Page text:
your first two sentences blatantly contradict one another.
people naturally pillaged the fruits of each others labor regularly prior to the institution of government. nature did not seem to mind.
when you say someone has a right to do something you are making a moral assertion. i can say "people have a right to feed their children, even if they have to steal" or "people have a right to an equal share of the earths fruits" - these are just assertions.
you're just making assertions and since you have no basis for them you attribute them to nature, who is unable to defend herself from your false attributions.
any rights people have are simply claims they asserted, and backed up by establishing institutions capable of enforcing or defending those claims. the right to self defense extends beyond the individual's right; he has the right to join others in mutual defense.
in fact he must, since others can form groups for mutual offense. mutual defense against those who won't abide by the law is called government, law, justice, etc. now, if this group holds an area of land over which it exercises jurisdiction, it can make everyone there abide by the rules and contribute to the funding of their enforcement.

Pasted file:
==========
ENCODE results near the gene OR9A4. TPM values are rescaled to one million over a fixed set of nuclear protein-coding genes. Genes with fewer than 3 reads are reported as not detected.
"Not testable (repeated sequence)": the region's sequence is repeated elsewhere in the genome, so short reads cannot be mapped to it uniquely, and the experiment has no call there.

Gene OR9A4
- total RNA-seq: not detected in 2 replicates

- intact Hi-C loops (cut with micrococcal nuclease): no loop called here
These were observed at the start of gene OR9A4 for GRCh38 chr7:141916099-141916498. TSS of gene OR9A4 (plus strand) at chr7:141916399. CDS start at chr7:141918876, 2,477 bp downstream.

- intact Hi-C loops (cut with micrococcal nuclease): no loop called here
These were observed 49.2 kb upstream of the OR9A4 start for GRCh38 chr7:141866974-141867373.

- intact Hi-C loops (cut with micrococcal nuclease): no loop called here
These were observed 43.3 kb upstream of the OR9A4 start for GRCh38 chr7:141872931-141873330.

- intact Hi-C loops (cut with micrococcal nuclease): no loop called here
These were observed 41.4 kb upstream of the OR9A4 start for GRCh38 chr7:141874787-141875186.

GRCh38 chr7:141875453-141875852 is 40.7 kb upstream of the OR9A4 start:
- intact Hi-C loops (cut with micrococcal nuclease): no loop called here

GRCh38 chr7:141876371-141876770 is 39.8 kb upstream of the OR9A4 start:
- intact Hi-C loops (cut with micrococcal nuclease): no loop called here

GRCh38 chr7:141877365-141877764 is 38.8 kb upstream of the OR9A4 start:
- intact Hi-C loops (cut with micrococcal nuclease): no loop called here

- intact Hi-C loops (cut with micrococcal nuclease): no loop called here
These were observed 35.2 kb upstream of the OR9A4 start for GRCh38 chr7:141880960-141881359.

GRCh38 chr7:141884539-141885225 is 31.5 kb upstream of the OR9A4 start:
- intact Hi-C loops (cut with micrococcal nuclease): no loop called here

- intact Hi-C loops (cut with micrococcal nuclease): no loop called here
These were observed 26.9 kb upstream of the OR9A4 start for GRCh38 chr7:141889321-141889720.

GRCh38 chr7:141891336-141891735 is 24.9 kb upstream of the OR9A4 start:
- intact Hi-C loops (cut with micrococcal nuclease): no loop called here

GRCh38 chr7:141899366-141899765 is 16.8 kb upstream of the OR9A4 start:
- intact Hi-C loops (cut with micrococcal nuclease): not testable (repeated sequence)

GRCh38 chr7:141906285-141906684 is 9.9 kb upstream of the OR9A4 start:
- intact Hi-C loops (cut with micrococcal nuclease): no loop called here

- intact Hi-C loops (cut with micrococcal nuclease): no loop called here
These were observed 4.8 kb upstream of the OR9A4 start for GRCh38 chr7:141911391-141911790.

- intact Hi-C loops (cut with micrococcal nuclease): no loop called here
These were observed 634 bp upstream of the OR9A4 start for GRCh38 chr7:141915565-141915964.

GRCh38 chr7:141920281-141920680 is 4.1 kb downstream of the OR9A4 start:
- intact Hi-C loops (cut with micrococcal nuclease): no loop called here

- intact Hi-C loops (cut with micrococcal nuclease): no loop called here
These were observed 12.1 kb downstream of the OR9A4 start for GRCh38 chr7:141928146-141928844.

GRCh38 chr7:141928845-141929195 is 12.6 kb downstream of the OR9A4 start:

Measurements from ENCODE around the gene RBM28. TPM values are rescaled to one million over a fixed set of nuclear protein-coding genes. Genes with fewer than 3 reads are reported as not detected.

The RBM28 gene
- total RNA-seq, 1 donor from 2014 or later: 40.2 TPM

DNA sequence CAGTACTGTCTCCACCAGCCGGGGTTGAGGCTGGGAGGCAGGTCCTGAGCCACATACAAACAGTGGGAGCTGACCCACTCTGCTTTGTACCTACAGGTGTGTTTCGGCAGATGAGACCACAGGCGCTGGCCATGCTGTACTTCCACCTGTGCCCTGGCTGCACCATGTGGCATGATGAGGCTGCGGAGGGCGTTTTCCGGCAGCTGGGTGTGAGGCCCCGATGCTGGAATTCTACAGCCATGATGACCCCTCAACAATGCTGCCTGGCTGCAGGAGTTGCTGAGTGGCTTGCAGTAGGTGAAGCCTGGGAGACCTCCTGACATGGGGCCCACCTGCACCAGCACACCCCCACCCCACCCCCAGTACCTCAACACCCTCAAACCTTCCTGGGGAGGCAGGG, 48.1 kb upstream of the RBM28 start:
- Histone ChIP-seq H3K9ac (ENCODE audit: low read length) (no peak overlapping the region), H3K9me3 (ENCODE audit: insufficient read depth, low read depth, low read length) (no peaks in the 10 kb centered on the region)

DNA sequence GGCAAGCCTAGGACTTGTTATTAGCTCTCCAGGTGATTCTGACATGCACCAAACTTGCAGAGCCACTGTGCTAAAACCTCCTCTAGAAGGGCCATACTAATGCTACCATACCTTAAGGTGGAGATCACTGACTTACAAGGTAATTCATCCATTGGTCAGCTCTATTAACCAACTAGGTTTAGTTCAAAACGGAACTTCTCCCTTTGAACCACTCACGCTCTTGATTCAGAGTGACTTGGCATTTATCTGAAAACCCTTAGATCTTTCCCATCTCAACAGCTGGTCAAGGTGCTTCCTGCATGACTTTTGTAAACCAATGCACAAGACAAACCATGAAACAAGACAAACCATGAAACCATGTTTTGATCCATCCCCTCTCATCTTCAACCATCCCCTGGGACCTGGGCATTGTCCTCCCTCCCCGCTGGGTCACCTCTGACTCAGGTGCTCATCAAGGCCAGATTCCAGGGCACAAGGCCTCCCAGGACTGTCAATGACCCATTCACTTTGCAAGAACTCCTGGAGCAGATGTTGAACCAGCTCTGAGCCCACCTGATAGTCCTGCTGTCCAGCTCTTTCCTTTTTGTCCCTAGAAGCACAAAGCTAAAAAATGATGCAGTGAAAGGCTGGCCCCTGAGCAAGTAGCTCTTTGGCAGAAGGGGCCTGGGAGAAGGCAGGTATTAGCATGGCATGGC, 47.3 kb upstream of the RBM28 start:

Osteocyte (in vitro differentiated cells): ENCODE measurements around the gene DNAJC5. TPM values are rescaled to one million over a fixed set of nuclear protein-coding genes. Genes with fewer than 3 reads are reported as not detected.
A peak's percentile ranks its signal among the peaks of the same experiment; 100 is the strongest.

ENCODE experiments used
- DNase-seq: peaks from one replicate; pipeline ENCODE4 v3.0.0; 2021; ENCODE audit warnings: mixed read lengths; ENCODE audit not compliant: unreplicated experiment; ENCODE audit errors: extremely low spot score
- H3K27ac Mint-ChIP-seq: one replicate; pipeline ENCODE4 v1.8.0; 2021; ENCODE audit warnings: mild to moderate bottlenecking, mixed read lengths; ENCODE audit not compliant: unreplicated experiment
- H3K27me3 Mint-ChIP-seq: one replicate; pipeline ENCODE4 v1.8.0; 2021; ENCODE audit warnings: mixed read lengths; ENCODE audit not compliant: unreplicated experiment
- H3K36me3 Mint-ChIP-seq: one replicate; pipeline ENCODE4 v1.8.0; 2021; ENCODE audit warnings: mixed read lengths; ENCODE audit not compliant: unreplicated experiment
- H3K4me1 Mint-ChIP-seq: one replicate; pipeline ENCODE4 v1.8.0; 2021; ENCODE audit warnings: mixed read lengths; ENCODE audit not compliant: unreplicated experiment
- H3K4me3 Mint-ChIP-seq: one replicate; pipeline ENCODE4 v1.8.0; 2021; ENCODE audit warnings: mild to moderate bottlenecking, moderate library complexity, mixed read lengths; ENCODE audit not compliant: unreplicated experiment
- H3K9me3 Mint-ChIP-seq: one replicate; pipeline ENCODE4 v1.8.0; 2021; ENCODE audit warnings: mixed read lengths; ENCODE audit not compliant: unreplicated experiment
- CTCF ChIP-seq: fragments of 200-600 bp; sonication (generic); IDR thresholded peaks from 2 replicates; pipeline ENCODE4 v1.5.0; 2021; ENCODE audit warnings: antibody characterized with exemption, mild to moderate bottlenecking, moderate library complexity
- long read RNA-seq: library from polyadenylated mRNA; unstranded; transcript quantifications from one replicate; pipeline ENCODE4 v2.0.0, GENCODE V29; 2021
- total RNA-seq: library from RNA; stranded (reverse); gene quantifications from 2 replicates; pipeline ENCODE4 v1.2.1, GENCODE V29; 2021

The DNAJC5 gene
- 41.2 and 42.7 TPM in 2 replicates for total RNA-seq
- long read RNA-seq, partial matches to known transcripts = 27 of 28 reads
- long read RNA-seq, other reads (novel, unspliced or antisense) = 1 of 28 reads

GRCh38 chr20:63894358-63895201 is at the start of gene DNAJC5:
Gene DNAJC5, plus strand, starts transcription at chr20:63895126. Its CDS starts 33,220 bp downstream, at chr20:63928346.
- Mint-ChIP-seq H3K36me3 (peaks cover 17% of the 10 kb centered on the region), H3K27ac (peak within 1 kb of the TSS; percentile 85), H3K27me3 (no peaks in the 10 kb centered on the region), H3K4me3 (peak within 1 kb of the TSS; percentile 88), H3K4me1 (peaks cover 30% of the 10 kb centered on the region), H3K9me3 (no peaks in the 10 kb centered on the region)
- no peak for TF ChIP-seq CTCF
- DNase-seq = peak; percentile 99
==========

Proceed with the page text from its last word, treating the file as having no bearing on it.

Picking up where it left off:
the example i introduced below, and others have reiterated, of an analogy to a homeowners cooperative or association, is clear illustration of the dynamic in play on a small voluntary scale. even if it begins with just voluntary individuals, the nature of reality is that the voluntary signatories are replaced by their children on the territory, and they are born under submission to the rules. they never agreed; but the group still has the right to enforce its customary rules and dues on all on the territory.
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